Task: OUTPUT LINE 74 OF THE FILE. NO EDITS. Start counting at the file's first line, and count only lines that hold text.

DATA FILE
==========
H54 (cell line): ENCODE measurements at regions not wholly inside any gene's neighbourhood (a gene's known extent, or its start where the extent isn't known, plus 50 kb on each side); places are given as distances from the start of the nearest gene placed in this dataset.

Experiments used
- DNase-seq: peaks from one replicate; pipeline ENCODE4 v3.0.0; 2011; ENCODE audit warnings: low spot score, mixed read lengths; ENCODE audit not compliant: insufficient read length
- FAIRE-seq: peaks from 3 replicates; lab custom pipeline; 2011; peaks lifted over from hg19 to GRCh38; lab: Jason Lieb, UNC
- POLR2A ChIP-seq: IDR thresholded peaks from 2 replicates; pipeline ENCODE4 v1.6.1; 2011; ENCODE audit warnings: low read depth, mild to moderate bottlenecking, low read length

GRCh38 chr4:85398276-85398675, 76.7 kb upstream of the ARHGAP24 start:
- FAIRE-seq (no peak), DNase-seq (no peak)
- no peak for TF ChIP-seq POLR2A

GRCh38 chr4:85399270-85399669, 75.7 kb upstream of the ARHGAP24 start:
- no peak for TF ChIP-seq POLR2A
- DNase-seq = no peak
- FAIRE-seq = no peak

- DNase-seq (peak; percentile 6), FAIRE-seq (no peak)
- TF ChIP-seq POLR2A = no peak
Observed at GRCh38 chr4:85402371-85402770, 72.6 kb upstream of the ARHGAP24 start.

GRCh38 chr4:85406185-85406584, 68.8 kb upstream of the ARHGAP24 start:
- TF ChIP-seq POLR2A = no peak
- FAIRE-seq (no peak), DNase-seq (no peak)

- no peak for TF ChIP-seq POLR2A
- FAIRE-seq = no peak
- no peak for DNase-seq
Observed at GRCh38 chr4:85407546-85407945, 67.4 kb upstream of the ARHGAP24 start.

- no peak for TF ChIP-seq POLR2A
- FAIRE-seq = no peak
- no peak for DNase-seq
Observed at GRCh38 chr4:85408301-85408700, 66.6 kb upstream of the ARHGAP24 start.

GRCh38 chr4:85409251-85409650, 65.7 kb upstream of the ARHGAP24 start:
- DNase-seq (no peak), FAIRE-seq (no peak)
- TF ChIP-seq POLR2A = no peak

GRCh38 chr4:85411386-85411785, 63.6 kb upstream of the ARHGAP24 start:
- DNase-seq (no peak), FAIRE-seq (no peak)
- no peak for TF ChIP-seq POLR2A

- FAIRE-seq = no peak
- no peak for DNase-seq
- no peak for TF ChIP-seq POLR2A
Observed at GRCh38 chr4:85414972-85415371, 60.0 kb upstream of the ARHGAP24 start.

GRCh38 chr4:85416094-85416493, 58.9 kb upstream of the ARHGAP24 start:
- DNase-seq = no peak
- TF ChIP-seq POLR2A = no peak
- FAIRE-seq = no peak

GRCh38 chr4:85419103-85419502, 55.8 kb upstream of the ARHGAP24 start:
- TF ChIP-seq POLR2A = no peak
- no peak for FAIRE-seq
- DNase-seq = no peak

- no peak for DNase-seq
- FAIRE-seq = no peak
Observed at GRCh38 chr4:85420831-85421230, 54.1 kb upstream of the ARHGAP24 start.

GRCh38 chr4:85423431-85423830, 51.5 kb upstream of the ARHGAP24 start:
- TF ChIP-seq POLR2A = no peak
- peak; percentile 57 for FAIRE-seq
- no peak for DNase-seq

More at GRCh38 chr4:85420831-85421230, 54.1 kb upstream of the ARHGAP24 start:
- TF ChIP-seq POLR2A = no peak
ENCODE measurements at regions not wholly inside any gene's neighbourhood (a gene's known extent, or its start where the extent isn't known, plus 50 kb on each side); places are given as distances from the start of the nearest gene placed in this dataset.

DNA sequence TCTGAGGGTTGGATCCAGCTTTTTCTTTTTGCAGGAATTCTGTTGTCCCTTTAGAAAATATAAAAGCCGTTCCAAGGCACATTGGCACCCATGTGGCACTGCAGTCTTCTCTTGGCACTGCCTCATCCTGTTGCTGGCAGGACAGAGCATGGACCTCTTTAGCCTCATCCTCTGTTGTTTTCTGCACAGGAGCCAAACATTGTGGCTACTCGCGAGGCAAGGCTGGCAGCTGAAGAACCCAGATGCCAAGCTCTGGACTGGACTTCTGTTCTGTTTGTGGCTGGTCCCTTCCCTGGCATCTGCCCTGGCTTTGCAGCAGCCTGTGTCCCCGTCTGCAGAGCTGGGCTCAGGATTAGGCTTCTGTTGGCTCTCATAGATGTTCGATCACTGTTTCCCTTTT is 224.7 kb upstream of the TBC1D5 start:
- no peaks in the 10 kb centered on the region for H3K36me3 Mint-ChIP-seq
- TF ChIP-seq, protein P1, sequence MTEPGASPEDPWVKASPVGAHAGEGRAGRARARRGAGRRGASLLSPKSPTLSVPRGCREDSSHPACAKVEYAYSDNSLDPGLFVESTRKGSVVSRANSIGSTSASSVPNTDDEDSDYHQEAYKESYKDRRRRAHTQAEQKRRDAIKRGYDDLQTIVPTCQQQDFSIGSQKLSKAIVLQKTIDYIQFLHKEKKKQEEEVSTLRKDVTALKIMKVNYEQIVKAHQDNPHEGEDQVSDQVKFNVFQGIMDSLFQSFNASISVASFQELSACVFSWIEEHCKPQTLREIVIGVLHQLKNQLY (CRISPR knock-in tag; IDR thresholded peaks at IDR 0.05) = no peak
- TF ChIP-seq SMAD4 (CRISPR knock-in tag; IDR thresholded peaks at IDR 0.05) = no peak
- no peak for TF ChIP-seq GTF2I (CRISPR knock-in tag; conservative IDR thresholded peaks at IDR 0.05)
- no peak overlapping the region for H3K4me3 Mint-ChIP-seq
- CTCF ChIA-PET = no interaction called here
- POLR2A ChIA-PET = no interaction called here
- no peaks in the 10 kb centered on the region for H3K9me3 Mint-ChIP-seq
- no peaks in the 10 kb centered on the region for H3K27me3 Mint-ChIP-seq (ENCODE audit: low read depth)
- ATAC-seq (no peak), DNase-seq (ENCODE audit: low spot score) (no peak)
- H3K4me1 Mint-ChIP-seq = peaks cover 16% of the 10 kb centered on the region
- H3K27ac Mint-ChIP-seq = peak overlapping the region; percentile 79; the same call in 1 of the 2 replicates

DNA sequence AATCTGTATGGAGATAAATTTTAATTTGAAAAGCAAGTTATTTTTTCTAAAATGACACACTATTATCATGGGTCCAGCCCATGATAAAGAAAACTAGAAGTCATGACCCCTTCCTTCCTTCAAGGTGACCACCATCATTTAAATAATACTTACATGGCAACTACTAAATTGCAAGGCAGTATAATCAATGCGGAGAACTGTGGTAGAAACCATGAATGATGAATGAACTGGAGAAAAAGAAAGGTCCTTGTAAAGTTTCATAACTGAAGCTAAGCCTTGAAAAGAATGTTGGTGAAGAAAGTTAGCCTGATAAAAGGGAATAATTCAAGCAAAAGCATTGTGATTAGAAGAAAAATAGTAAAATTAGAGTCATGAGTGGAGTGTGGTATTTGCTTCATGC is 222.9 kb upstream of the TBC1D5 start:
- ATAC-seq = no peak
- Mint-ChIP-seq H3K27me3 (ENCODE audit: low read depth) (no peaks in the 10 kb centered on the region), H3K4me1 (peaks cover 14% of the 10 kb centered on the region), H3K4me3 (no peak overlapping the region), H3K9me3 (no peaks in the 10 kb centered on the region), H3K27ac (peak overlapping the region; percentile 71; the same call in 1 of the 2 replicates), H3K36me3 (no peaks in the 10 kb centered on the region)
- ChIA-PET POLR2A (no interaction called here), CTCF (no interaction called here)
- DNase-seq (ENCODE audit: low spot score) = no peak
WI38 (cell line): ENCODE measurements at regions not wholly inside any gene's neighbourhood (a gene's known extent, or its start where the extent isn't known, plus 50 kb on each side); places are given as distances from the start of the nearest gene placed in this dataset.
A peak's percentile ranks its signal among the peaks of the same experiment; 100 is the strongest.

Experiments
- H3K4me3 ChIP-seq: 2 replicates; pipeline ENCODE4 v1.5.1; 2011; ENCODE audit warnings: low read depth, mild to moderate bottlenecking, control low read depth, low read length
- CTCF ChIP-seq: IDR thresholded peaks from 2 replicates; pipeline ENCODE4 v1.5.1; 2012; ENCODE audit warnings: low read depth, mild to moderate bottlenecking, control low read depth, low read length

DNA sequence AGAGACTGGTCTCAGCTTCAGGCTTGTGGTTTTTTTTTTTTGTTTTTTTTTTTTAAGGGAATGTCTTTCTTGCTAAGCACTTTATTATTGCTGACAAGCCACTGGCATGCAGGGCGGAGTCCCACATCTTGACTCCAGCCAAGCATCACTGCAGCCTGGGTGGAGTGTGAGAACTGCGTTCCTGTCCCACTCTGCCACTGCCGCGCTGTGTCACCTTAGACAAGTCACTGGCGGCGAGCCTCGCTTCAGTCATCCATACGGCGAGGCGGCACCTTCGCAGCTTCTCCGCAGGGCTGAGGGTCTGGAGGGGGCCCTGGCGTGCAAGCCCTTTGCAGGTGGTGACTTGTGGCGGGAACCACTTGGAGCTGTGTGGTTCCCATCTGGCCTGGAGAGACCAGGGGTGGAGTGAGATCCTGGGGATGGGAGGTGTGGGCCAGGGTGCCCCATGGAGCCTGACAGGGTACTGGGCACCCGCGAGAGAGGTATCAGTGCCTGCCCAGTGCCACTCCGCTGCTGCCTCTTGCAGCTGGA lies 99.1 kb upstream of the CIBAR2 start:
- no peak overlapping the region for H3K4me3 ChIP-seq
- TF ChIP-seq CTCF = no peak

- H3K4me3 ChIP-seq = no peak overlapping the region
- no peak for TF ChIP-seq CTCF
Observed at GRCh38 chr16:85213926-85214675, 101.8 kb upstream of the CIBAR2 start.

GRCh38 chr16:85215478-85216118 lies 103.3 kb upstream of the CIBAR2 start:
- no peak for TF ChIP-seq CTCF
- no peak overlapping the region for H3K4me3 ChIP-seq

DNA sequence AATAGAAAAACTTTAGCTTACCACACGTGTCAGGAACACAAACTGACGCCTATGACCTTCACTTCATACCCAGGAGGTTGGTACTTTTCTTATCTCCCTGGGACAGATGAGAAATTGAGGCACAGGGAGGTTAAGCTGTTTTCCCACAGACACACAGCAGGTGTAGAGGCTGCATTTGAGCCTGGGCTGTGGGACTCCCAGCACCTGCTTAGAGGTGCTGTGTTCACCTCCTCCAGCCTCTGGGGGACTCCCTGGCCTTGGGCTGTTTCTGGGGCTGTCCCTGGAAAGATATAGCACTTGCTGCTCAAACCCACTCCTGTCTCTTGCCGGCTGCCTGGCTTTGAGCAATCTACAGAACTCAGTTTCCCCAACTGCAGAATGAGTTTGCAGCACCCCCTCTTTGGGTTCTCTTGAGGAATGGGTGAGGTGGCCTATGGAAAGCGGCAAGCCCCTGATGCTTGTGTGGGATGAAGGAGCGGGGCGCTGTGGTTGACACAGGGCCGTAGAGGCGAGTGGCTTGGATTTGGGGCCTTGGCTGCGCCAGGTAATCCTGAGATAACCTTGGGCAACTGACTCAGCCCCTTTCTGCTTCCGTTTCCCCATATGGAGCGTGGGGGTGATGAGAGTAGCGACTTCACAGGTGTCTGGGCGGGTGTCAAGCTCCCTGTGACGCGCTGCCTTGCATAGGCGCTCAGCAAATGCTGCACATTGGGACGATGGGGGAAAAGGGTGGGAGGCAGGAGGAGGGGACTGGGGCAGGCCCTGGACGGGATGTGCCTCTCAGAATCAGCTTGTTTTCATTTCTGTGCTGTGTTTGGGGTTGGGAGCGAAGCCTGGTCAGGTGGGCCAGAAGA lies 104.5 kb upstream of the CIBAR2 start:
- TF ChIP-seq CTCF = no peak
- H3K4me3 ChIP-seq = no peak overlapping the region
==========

A peak's percentile ranks its signal among the peaks of the same experiment; 100 is the strongest.